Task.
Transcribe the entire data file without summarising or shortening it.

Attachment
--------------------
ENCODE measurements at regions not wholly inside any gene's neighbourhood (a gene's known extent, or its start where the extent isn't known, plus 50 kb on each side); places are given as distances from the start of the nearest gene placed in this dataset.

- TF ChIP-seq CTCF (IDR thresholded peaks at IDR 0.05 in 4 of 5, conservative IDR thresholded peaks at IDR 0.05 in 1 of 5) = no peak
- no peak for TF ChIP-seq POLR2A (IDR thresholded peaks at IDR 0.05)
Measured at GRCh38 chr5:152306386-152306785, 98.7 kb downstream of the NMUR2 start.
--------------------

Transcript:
ENCODE measurements at regions not wholly inside any gene's neighbourhood (a gene's known extent, or its start where the extent isn't known, plus 50 kb on each side); places are given as distances from the start of the nearest gene placed in this dataset.

- TF ChIP-seq CTCF (IDR thresholded peaks at IDR 0.05 in 4 of 5, conservative IDR thresholded peaks at IDR 0.05 in 1 of 5) = no peak
- no peak for TF ChIP-seq POLR2A (IDR thresholded peaks at IDR 0.05)
Measured at GRCh38 chr5:152306386-152306785, 98.7 kb downstream of the NMUR2 start.